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Isolated Meckel’s diverticulum perforation as a sequel to blunt abdominal trauma: a case report
Journal of Medical Case Reportsvolume 8, Article number: 111 (2014)
Meckel’s diverticulum is the commonest congenital abnormality of the gastrointestinal tract. Its infrequent occurrence is mirrored by the paucity of large series of data on it in the literature. Hemorrhage, obstruction and inflammation are the three main categories of complications resulting from Meckel’s diverticulum. Perforation of Meckel’s diverticulum following blunt abdominal injury is very rare indeed. We present what we believe to be the first case to be published from Africa.
A 29-year-old Nigerian Igbo man presented with progressively worsening abdominal pain following a road traffic accident. He was a front-seat passenger traveling without a seat belt. On physical examination his abdomen was distended with guarding and rigidity. A provisional diagnosis of peritonitis secondary to perforation of intestinal viscus was made. Our patient had an emergency laparotomy, where a perforated Meckel’s diverticulum was discovered. A segmental resection of his ileum and reanastomosis were done. He had postoperative surgical site infection, but was asymptomatic for three months of follow-up.
Perforation of Meckel’s diverticulum is rarely suspected as a cause of peritonitis following blunt abdominal injury. This case indicates the need to be aware of the possibility to limit morbidity associated with delayed management of such a perforation.
Meckel’s diverticulum is a congenital true diverticulum of the distal ileum. The German anatomist Johann Friedrich Meckel was first to describe its embryological and pathological features in 1809. Although it is the commonest congenital abnormality of the gastrointestinal tract, its infrequent occurrence is mirrored by the fact that most publications describing it are case reports or small series of cases. It has a reported incidence of 1% to 2% with a lifetime complication rate of 4%[1, 2]. These complications fall into three main categories: hemorrhage, obstruction and inflammation. Factors associated with increased risk of complications include male sex, age below 50 years, presence of heterotopic mucosa within the diverticulum, length of diverticulum greater than 2cm, or a diverticulum height to diameter ratio of greater than two[1, 4, 5]. Perforation of the diverticulum following blunt abdominal trauma is a very rare occurrence.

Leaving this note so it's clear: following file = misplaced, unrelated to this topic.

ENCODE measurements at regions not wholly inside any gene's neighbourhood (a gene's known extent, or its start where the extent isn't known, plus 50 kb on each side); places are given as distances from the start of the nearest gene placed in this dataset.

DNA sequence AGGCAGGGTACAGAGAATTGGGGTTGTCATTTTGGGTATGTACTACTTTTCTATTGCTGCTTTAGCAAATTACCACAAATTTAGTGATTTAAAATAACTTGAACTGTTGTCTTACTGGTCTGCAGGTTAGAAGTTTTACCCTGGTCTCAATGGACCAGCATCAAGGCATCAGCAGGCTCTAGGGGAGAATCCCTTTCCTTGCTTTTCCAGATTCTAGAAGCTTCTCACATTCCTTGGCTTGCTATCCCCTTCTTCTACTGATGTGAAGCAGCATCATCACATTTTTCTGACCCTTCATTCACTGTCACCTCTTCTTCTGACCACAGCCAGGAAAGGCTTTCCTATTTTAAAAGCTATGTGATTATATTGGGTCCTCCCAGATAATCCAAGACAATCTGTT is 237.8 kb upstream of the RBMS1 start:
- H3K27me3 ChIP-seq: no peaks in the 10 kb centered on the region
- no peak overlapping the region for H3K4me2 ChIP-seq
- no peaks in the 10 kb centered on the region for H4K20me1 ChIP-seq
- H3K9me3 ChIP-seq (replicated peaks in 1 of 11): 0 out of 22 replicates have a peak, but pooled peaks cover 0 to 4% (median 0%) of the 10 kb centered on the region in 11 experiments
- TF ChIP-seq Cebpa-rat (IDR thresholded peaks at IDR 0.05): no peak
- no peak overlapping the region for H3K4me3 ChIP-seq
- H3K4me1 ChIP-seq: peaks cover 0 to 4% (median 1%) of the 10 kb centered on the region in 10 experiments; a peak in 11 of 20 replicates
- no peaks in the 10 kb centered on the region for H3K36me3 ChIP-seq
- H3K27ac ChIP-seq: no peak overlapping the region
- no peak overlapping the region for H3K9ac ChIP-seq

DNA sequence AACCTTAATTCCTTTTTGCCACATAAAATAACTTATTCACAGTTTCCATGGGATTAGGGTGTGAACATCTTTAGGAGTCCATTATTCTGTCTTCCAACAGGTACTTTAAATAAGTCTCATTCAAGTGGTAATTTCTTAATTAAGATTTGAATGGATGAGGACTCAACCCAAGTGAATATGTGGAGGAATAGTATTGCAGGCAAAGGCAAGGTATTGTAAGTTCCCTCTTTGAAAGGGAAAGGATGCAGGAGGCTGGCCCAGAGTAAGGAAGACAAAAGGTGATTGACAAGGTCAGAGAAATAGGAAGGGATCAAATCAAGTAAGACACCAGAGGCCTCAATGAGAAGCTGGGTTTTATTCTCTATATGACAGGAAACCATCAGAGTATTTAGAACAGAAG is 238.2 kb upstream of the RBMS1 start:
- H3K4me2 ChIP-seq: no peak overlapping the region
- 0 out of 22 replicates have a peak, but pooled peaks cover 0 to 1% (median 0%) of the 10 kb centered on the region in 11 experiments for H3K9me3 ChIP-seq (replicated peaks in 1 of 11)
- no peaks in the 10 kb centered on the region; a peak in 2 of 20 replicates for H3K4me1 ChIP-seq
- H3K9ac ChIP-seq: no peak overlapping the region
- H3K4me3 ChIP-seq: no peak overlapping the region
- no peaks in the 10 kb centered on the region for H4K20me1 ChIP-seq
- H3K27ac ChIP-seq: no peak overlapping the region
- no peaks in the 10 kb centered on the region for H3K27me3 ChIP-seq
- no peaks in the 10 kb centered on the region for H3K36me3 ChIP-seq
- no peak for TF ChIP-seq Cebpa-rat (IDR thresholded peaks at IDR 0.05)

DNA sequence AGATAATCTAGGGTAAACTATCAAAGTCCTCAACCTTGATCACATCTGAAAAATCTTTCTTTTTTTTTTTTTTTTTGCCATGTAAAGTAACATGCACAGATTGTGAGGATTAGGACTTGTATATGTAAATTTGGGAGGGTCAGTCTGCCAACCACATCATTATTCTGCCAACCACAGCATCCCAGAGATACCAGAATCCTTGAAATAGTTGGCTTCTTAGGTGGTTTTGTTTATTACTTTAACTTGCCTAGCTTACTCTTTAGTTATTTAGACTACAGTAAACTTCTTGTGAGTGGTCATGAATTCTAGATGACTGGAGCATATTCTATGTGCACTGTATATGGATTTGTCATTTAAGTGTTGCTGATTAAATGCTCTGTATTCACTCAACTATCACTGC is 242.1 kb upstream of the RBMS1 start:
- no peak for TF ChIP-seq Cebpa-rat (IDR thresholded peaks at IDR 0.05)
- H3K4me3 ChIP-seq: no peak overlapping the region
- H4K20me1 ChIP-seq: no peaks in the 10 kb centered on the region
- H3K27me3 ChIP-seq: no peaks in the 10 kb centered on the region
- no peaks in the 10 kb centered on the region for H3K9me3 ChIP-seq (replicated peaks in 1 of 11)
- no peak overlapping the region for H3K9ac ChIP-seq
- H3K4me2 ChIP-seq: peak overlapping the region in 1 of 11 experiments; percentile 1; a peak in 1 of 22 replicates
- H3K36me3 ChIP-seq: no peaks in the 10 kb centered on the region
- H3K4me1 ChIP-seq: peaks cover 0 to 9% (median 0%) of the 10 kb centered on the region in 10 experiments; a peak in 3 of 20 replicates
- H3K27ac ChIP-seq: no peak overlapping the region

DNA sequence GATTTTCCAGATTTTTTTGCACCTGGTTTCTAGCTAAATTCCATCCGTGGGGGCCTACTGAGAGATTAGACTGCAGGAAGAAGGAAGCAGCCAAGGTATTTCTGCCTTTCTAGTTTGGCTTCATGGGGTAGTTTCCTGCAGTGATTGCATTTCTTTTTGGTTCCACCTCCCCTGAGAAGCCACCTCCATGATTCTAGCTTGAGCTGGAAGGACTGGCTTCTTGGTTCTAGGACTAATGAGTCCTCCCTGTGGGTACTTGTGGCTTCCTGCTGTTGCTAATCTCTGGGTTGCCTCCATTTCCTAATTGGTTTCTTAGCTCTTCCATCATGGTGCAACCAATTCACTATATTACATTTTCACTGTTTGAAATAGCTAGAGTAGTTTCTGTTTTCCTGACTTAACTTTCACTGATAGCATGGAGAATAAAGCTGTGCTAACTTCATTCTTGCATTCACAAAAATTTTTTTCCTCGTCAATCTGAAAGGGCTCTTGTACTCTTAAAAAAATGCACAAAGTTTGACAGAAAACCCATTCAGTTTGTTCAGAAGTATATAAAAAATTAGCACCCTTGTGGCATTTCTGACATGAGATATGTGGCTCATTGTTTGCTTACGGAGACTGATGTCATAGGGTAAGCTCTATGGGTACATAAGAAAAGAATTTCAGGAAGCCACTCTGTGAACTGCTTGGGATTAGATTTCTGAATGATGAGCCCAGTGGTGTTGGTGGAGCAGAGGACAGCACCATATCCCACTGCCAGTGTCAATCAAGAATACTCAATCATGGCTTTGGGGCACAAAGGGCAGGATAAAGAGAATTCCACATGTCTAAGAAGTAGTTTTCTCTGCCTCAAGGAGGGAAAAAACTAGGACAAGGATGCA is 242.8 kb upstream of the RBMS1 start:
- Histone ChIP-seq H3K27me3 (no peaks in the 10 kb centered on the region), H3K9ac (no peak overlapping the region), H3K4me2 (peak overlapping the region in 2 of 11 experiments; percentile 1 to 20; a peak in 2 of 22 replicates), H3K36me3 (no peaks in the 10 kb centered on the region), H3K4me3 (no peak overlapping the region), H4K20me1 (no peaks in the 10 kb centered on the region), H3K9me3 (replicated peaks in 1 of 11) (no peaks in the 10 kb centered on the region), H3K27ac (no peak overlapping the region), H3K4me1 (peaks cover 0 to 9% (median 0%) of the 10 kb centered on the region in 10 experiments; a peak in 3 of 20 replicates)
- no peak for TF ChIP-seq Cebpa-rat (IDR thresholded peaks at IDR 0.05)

A 29-year-old Nigerian Igbo man presented to the accident and emergency department of our hospital with an 11-hour history of worsening abdominal pain that started around the umbilicus and later became generalized. He had been a front-seat passenger in a vehicle that had burst a tire and subsequently hit a tree. He had not been wearing a seat belt, and his chest and abdomen had hit the dashboard. He had transient concussion and started vomiting after presenting to our hospital. On physical examination, he was pale, with a blood pressure of 100/80mmHg and a pulse rate of 120 beats/min. His abdomen, which was bruised on the left hypochondrium and iliac fossa, was distended and rigid.
Paracentesis yielded straw-colored fluid mixed with blood. A radiological investigation revealed a transverse fracture of his left femur. He was resuscitated with intravenous fluids and antibiotics. With a preoperative diagnosis of peritonitis, believed to probably be due to small bowel perforation, he was taken to our operating room. On exploration, 950mL of feculent fluid mixed with blood was aspirated from his peritoneal cavity. A perforated Meckel’s diverticulum was identified 60cm from his ileocecal junction. It had a height of 5cm and a base of 3cm (Figures 1 and2). A segmental ileal resection including the Meckel’s diverticulum was performed.